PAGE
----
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Re: PCI hardware

On Thu, 2003-08-14 at 11:35, vinai wrote:

> With the newer, faster flavours of PCI (PCI-X, etc) there might be some
> incompatibilities.  I've already heard rumblings about the new Apple G5
> machines only being able to use 3.3V "PCI" cards. But they run on a new
> flavour of PCI, and won't be able to use the older (5V) PCI cards.

Notice how the bottom edge of a PCI card has a notch or
two in it. Cards with two notches will tolerate both 3.3v
and 5v. Cards with one notch far from the place where you
plug in an Ethernet cable are 5v-only. Cards with one notch
near the place where you plug in cables are for 3.3v only.
You can also get 64-bit cards, with an extra bit of connector.
These are typically 3.3v-only AFAIK.

With the plug-side to the left:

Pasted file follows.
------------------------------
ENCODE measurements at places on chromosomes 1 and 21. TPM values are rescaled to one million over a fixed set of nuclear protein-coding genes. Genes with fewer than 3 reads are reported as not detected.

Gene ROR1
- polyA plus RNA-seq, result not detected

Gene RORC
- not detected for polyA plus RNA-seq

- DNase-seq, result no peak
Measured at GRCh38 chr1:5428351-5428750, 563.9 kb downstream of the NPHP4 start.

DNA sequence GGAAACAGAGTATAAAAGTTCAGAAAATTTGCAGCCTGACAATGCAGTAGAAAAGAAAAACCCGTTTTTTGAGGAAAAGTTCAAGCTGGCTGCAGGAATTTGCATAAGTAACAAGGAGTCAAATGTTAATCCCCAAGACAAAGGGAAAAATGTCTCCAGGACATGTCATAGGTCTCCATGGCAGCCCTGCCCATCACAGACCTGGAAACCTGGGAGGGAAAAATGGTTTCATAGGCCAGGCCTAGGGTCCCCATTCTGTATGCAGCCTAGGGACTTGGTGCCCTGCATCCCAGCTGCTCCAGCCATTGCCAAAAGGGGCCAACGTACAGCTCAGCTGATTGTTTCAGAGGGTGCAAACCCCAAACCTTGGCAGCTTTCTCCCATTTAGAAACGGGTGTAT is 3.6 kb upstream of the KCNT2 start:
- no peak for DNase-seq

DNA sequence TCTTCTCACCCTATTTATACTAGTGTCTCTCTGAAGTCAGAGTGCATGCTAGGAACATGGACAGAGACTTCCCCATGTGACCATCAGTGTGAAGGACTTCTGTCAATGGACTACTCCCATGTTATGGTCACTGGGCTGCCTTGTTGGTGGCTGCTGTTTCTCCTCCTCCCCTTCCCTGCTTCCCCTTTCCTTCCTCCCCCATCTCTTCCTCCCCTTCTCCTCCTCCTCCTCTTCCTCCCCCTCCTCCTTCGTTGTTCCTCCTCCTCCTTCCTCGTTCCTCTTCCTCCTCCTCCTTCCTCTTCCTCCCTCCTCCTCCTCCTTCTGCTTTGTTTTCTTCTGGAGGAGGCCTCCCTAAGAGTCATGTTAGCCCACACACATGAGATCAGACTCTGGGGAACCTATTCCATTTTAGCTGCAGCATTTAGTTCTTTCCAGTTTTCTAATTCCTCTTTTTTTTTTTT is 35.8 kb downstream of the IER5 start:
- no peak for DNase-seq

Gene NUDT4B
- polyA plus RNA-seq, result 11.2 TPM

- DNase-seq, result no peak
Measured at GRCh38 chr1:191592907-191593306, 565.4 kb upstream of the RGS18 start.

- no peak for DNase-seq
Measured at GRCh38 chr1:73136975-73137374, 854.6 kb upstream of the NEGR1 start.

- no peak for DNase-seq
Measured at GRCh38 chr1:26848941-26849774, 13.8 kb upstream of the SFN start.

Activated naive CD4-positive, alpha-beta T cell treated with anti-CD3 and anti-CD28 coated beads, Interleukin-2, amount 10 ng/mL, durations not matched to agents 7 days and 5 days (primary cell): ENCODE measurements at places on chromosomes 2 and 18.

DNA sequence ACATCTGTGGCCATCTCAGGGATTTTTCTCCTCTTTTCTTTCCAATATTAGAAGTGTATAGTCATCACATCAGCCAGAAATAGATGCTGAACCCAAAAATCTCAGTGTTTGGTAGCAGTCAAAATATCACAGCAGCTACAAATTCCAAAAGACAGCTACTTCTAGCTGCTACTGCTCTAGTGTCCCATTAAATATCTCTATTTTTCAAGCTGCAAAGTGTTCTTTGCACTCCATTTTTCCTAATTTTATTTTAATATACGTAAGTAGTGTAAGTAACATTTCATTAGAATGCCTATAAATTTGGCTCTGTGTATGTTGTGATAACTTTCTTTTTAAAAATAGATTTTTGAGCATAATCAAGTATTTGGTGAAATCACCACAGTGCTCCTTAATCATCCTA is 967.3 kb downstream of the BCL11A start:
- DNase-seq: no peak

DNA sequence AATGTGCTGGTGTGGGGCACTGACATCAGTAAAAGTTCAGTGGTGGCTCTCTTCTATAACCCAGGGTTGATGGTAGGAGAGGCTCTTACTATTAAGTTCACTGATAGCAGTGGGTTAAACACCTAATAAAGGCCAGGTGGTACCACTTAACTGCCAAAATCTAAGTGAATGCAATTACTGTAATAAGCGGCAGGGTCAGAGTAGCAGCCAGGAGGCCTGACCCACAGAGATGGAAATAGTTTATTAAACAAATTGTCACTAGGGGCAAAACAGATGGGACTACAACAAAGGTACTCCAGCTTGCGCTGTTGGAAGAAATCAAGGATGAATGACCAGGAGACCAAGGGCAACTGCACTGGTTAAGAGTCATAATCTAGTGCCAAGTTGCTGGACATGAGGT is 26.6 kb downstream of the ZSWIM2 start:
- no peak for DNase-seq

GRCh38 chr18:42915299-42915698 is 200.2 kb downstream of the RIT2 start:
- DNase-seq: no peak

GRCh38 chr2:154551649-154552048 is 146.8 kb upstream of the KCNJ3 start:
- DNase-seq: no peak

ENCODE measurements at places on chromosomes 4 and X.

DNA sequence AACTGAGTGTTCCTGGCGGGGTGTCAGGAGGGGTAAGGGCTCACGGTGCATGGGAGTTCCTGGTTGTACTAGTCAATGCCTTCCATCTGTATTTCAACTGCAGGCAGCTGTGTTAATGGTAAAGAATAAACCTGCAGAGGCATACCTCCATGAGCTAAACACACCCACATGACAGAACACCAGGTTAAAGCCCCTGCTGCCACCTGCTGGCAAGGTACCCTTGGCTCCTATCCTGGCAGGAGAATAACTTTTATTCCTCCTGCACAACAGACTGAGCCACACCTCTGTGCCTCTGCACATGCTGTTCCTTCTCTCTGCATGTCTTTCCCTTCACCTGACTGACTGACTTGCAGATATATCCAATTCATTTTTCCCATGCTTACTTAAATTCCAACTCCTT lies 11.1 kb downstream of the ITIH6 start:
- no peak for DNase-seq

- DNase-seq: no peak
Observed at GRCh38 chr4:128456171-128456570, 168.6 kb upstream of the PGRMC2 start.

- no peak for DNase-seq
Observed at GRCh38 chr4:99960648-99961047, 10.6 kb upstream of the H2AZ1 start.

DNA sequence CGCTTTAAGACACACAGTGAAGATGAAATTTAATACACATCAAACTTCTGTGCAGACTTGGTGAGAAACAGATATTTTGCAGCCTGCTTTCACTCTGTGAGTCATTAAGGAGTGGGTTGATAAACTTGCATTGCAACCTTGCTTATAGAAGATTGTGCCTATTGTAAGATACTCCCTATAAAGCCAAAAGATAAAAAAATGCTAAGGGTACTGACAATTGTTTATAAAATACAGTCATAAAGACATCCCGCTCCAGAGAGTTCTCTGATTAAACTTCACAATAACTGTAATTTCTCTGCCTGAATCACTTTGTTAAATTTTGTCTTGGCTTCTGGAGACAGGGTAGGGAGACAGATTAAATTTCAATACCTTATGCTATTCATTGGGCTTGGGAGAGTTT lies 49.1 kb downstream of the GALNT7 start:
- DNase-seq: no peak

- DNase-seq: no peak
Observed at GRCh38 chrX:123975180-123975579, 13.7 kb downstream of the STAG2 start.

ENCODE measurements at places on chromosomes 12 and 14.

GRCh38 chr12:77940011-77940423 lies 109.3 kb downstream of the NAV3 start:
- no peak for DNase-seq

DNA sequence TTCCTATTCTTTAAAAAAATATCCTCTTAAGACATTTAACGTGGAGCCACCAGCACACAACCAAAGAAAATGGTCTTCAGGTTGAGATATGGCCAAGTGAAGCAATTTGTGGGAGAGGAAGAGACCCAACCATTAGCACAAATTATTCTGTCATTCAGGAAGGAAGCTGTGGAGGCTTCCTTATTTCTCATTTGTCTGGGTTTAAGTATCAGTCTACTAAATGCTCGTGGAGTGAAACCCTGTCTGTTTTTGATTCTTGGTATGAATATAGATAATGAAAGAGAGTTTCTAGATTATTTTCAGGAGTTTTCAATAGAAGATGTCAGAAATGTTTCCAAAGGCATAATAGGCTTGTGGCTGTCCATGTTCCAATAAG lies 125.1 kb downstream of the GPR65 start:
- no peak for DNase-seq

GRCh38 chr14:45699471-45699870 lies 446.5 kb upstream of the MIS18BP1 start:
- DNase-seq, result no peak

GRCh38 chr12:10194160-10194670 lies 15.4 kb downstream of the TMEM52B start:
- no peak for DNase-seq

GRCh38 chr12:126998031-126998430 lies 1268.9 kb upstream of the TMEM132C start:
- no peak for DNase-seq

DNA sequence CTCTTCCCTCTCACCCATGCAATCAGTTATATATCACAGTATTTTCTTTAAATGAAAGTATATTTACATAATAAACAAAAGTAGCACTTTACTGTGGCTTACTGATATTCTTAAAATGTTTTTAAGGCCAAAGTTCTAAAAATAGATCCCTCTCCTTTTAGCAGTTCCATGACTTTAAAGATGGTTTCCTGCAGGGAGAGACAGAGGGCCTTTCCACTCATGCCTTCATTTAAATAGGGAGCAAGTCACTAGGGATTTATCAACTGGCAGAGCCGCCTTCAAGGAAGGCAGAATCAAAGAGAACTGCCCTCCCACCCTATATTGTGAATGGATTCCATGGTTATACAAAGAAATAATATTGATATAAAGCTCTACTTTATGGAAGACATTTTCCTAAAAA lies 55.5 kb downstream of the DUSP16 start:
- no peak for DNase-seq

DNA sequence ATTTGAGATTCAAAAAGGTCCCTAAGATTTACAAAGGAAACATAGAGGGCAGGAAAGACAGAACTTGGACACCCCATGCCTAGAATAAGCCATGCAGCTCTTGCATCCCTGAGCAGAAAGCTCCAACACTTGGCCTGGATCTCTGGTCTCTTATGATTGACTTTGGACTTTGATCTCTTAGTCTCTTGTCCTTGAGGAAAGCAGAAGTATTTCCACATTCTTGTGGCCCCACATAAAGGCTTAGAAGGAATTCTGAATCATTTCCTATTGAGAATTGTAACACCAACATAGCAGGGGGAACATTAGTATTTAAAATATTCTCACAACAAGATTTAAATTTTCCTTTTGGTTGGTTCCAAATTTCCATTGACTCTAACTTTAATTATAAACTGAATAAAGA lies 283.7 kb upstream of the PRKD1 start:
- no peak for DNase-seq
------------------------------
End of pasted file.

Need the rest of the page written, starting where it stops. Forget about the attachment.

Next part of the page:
============= ===     32-bit 5v-only
=== ========= ===     32-bit, any voltage (card only)
=== =============     32-bit 3.3v-only
=== ============= =======   64-bit 3.3v-only

What I mean by "card only" is that you don't see
multi-voltage slots. That would require a lever that
flips from one side to the other or a cover that
snaps back and forth over the slot -- this to both
signal the motherbard and physically prevent you
from exposing a card to the wrong voltage.

PCI-X is a protocol change. If all the cards on a
bus are capable of doing PCI-X and the motherboard
like it too, then the bus can run the PCI-X protocol.
PCI-X seems to be a requirement for exceeding 66 MHz.

Sometimes you get several kinds of slots in one system.
I just got an x86-64 box at work with a regular 5v slot
and 5 wide 3.3v slots that can do PCI-X, some of them
to 133 MHz.

When buying a new card, favor a choice that lets you
run at both voltages.

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